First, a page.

Games with XNA by High School Students
Is XNA Game Studio too much for High School students? Not if they are motivated!
Case in point is a project by Amir Shah, a 16 year old junior at Springbrook High School in Silver Spring Maryland, who is working on Pong for the Zune. (http://amir.shah.org/index.php/archives/165 )
Another example is Brian Scarbeau a high school teacher in Orlando Florida who has been posting videos of the XNA products his students have been doing (http://geekswithblogs.net/bscarbeau ) as well as lessons learned from his first semester teaching XNA to high school students. Brian is one of about 11 high school teachers I am in contact with who are teaching with XNA - some only as extra projects for the top kids but some as a specific course in game development.
Infact, when a co-worker went to visit Brian, he showed the student games that were amazing. They took the basic concept of a 2d shooter and added their own creative twists - some involved game state, level advancement, etc. without being handheld or forced to go in a particular direction. It was gratifying to watch 9th graders debug and modify C# like pros, and become passionate about the work they did when explaining how their game worked to me.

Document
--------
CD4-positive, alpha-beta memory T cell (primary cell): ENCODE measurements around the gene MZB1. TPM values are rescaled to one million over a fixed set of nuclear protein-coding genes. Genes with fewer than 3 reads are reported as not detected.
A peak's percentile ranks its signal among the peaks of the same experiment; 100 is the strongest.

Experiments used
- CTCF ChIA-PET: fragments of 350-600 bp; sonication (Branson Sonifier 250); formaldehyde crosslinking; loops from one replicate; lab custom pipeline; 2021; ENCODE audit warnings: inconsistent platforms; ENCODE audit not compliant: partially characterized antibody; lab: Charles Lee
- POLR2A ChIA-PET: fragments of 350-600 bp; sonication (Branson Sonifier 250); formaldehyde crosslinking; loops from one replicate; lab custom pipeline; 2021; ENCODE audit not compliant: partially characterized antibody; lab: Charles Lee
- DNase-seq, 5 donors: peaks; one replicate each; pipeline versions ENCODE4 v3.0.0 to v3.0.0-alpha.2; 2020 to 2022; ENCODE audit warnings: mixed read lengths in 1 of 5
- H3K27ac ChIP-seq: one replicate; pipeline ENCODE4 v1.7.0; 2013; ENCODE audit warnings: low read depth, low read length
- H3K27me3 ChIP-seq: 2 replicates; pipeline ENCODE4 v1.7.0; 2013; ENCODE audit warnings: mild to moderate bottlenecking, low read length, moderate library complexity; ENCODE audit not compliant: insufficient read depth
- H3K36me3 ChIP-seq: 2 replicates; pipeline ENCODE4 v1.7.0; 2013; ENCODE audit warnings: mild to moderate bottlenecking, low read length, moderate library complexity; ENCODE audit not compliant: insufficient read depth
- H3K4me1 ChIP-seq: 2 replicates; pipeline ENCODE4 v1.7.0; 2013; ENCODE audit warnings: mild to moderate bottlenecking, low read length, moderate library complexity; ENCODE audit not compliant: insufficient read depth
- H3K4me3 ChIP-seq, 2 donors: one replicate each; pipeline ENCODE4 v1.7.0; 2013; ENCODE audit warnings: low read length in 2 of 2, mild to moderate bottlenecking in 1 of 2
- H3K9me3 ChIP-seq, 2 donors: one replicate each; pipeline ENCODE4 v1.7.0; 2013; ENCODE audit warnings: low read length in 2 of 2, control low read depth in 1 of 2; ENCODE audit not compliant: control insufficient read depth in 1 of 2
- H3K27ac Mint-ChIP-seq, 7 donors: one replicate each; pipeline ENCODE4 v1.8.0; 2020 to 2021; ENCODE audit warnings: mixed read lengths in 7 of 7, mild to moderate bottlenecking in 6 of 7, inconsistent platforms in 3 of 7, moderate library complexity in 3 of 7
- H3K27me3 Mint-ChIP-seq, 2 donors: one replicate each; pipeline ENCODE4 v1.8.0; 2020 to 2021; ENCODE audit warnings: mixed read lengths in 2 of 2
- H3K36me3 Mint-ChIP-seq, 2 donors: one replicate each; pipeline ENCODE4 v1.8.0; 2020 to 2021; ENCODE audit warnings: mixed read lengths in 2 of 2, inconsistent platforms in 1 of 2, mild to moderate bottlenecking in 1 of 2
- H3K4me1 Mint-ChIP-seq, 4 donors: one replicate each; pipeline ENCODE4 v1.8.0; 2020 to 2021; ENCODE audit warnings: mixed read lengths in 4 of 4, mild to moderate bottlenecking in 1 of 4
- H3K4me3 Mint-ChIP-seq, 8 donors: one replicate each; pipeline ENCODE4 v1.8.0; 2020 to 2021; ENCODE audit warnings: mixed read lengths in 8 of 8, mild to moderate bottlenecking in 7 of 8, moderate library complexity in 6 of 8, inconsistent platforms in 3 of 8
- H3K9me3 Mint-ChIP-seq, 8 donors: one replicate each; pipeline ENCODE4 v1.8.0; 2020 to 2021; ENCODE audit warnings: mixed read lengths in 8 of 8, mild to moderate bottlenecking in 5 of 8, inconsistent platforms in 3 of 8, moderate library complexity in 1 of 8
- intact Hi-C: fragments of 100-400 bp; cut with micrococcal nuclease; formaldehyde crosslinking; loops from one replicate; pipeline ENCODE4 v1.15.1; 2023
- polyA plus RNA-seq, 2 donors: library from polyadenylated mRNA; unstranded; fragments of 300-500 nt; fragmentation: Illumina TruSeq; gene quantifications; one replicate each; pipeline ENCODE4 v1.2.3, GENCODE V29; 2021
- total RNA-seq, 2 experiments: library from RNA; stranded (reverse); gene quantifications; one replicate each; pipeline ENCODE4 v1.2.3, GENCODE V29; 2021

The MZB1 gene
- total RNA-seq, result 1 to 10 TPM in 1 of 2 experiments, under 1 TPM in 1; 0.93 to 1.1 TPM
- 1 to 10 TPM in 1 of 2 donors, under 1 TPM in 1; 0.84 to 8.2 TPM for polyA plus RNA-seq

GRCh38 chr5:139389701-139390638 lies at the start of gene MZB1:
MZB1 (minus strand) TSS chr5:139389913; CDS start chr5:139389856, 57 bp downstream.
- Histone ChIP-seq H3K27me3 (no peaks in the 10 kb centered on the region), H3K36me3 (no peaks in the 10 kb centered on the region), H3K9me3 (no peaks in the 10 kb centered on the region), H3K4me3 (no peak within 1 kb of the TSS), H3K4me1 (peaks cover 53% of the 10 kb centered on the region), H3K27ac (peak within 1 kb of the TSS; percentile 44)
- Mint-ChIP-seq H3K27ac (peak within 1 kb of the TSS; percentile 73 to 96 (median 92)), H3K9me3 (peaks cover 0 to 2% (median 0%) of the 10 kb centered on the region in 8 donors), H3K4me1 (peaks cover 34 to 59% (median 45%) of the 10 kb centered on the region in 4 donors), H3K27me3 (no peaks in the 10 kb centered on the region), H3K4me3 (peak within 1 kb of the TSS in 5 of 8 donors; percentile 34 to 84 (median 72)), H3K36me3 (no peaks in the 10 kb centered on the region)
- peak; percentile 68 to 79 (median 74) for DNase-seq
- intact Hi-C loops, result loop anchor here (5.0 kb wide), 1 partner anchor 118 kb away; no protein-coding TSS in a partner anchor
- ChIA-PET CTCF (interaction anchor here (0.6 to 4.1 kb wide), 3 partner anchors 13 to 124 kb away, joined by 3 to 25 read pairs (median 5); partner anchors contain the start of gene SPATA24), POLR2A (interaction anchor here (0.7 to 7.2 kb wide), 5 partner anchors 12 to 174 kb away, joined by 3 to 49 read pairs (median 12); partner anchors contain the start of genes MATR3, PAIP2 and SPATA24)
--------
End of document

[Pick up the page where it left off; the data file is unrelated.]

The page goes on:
Really awesome to see that XNA *CAN* be used effectively at this age level; even though it's meant for the general enthusiast.
Another graduate high school student (16 or 17 years) present a project for the local Imagine Cup competition this year in Russia. What he did is a 3D gaming environment coupled with some physics simulators like Bullet and Newton to create realistic behaviors of game objects. He is not exactly a good example of what an average school student can do (he is too geeky for an average student), but rather a demonstration of how far can a person of his age go.
XNA Game Studio for the Zune is basically 2D gaming using SpriteBatch. Indeed, learning to write games using SpriteBatch is the BEST way to learn XNA Game Studio, for students that are ready to handle the task of writing C# code. Indeed, even for people that don't have a Zune, it's quite easy to "emulate" the Zune limitations on a Windows PC. In fact, many laptops that would normally not be able to handle the 3D features of XNA Game Studio would hold up very well to games that are limited to simple SpriteBatch-based games!